November 18, 2019

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The Effects of Diet and Vanadyl Sulfate Supplementation on Blood Glucose levels of Diabetics: Review of Current Human Data and Recommendations for Further Study

Studies in the literature have shown that vanadium supplementation has an insulin mimetic effect on the blood glucose levels of both animals and humans [1-8]. In the current literature, several studies have examined the effects of vanadium supplementation on blood glucose levels of both type 1 and type 2 diabetics. However, dietary intake of vanadium has not been considered. It is highly probable that vanadium from food sources may be more effective than supplementation alone due to the synergistic effects of the various food components. This raises several questions: Could a diet high in food sources of vanadium be more effective in controlling blood sugar levels in diabetics compared with vanadium supplements alone? Could a diet high in food sources of vanadium increase the intestinal absorption of vanadium? Could a diet high in food sources of vanadium reduce the need for vanadium supplements while maintaining the effects of lowering blood glucose levels in diabetics? [5,8]. This review examines current human studies in the literature which report the lowering effects of vanadium on blood glucose levels of both type 1 and type 2 diabetics. The authors also recommend further study to determine whether a diet high in vanadium containing foods will improve blood glucose levels in type 1 and type 2 diabetics thereby providing an alternative and complementary means of managing both type 1 and type 2 diabetes.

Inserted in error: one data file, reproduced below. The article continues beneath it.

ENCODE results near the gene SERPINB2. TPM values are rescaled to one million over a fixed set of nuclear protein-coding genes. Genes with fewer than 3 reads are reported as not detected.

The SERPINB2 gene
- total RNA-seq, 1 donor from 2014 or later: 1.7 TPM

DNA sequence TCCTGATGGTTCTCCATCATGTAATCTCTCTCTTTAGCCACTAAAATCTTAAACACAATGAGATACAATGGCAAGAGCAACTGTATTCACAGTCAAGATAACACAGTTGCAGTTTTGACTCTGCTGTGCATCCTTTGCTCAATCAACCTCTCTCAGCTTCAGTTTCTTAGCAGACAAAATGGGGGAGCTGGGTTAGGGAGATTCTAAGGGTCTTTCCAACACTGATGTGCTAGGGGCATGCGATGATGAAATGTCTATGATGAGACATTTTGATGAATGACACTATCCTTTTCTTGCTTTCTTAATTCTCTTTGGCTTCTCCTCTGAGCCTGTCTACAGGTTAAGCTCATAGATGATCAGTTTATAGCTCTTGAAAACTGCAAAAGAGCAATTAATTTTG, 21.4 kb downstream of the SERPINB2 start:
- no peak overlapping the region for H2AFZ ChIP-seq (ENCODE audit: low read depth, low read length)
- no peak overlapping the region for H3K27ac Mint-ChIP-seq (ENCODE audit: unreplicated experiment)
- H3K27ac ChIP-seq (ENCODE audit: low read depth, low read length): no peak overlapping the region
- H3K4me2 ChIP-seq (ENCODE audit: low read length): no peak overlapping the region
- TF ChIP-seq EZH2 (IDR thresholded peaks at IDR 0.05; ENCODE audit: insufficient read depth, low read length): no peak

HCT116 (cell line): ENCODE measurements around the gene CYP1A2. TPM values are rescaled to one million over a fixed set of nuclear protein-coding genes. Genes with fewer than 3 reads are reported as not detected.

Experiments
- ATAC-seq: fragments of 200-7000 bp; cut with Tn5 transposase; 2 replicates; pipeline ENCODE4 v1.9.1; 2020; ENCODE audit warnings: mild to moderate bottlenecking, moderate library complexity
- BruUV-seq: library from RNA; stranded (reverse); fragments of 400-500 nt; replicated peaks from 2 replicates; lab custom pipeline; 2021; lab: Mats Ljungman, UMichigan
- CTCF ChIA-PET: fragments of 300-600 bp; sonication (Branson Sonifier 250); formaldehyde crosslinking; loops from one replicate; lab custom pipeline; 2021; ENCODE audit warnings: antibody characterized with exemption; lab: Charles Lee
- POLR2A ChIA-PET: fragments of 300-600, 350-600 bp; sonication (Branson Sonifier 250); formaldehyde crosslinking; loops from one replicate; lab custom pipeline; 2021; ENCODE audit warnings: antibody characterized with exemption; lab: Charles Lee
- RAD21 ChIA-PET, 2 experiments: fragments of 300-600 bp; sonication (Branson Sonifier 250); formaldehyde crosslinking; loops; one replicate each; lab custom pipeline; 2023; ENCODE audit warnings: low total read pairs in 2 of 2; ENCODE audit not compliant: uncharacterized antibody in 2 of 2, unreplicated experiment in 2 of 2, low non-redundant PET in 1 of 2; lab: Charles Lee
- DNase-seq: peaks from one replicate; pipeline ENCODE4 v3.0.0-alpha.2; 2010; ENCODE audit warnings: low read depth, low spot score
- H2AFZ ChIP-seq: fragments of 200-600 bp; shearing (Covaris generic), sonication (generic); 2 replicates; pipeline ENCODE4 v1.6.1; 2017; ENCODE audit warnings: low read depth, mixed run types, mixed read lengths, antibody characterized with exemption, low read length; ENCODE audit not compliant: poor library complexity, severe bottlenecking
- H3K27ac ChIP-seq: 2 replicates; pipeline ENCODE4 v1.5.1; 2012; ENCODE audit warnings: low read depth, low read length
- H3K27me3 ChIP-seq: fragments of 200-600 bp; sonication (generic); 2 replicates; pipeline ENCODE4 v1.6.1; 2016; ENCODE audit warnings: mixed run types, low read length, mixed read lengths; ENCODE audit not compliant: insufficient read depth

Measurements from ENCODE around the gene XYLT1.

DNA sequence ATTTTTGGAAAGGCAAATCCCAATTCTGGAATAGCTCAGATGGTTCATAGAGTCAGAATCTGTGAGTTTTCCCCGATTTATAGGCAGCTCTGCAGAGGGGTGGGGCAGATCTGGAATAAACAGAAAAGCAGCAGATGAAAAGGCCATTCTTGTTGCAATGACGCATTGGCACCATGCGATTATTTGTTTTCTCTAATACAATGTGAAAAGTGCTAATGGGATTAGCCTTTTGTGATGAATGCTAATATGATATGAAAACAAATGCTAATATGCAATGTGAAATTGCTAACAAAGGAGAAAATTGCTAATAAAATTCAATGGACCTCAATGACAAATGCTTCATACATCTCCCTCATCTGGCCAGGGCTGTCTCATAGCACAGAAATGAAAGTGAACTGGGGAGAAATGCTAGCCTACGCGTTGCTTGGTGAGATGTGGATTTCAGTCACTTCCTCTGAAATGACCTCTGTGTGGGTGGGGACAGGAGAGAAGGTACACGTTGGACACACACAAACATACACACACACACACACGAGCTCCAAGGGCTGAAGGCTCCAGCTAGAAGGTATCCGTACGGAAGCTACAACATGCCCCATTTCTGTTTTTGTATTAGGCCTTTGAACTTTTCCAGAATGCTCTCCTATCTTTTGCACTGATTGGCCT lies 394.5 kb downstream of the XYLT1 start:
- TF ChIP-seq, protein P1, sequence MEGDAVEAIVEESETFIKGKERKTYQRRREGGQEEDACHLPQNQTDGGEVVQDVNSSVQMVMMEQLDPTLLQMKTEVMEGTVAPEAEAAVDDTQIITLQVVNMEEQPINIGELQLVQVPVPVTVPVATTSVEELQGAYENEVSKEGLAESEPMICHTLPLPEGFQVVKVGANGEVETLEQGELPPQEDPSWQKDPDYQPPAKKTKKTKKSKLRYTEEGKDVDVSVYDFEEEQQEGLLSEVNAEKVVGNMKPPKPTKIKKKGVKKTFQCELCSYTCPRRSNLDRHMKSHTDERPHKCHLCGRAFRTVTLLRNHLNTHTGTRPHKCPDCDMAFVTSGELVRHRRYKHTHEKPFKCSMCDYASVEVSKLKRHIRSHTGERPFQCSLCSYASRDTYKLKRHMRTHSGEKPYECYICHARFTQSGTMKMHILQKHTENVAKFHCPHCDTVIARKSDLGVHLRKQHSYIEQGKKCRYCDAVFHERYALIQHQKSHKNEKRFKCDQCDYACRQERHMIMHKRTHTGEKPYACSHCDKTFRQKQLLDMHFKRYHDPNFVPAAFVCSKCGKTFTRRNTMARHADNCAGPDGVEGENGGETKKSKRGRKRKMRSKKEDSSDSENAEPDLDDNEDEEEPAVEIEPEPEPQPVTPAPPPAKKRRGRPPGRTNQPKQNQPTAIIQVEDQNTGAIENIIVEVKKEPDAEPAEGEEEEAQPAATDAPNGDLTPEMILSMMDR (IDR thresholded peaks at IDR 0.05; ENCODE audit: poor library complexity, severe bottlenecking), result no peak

Shepherd LC, Lima H, Ott M (2015) The Effects of Diet and Vanadyl Sulfate Supplementation on Blood Glucose levels of Diabetics: Review of Current Human Data and Recommendations for Further Study. MOJ Public Health 2(3): 00026. DOI: 10.15406/mojph.2015.02.00026

Dr. Lorna Shepherd is Senior Professor of Community Health Outreach, Health & Wellness Specialist in the Department of Medical & Health Services in the School of Community Ministry at Missional University. Her academic credentials include a B.A. in Nutrition, Brooklyn College (USA); M.S. in Public Health with Epidemiology concentration, University of Massachusetts (USA); M.Ed. in Education and a Ed.D. in Public Health & Nutrition, Teacher’s College, Columbia University (USA).

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